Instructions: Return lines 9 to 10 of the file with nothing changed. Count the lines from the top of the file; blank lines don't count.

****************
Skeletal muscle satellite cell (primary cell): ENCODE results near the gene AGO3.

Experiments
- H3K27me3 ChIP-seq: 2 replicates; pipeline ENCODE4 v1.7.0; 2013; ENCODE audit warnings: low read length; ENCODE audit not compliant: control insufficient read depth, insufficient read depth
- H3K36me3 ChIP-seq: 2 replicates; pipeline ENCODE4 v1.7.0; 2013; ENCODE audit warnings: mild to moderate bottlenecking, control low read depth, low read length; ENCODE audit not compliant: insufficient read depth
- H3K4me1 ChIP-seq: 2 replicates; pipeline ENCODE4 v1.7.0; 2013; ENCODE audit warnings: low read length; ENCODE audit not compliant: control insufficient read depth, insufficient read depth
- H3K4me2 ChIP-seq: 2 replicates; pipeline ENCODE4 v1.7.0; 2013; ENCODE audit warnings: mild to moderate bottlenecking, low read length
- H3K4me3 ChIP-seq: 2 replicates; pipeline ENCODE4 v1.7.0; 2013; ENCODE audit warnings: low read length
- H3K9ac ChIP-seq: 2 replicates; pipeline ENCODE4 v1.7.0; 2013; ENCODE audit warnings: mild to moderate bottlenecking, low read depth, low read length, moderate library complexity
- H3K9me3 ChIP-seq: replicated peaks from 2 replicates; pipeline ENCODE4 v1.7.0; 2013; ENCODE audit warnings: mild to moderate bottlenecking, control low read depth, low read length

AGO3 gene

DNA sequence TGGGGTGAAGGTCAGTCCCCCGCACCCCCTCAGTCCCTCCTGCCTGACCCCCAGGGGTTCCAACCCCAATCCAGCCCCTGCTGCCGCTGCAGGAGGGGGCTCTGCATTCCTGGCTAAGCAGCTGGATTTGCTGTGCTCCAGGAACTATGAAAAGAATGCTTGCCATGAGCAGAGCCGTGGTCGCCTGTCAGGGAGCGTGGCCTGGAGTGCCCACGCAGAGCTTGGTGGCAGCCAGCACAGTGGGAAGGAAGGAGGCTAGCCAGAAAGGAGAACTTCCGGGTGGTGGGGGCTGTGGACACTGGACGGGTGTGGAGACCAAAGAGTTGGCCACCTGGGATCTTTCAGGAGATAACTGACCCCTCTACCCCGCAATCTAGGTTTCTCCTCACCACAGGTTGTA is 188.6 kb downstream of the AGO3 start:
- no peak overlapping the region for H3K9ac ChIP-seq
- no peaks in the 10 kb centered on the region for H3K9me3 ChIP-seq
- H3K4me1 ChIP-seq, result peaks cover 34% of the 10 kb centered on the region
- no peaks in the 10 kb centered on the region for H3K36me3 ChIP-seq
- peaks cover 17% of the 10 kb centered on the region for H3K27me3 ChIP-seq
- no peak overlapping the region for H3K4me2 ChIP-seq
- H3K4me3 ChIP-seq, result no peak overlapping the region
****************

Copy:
- H3K9me3 ChIP-seq: replicated peaks from 2 replicates; pipeline ENCODE4 v1.7.0; 2013; ENCODE audit warnings: mild to moderate bottlenecking, control low read depth, low read length

AGO3 gene